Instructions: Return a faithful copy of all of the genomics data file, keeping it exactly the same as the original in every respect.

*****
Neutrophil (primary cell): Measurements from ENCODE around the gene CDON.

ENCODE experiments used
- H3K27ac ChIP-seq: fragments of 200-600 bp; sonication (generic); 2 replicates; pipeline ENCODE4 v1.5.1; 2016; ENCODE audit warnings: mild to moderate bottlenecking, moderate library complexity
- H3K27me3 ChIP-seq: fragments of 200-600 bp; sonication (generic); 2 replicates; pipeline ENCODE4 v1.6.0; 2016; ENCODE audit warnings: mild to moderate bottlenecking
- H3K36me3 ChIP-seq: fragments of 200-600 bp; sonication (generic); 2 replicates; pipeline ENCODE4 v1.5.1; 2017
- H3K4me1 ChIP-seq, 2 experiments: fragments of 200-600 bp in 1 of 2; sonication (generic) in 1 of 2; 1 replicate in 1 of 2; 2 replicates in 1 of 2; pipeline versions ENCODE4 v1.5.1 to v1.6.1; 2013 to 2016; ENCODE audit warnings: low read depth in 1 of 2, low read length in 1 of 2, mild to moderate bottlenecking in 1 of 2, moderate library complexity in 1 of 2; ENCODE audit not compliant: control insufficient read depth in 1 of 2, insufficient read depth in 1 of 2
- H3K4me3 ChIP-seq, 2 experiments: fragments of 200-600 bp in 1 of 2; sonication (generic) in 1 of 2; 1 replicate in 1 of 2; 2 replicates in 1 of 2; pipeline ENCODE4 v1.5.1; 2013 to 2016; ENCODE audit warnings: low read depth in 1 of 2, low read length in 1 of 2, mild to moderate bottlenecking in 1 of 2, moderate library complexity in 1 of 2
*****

Neutrophil (primary cell): Measurements from ENCODE around the gene CDON.

ENCODE experiments used
- H3K27ac ChIP-seq: fragments of 200-600 bp; sonication (generic); 2 replicates; pipeline ENCODE4 v1.5.1; 2016; ENCODE audit warnings: mild to moderate bottlenecking, moderate library complexity
- H3K27me3 ChIP-seq: fragments of 200-600 bp; sonication (generic); 2 replicates; pipeline ENCODE4 v1.6.0; 2016; ENCODE audit warnings: mild to moderate bottlenecking
- H3K36me3 ChIP-seq: fragments of 200-600 bp; sonication (generic); 2 replicates; pipeline ENCODE4 v1.5.1; 2017
- H3K4me1 ChIP-seq, 2 experiments: fragments of 200-600 bp in 1 of 2; sonication (generic) in 1 of 2; 1 replicate in 1 of 2; 2 replicates in 1 of 2; pipeline versions ENCODE4 v1.5.1 to v1.6.1; 2013 to 2016; ENCODE audit warnings: low read depth in 1 of 2, low read length in 1 of 2, mild to moderate bottlenecking in 1 of 2, moderate library complexity in 1 of 2; ENCODE audit not compliant: control insufficient read depth in 1 of 2, insufficient read depth in 1 of 2
- H3K4me3 ChIP-seq, 2 experiments: fragments of 200-600 bp in 1 of 2; sonication (generic) in 1 of 2; 1 replicate in 1 of 2; 2 replicates in 1 of 2; pipeline ENCODE4 v1.5.1; 2013 to 2016; ENCODE audit warnings: low read depth in 1 of 2, low read length in 1 of 2, mild to moderate bottlenecking in 1 of 2, moderate library complexity in 1 of 2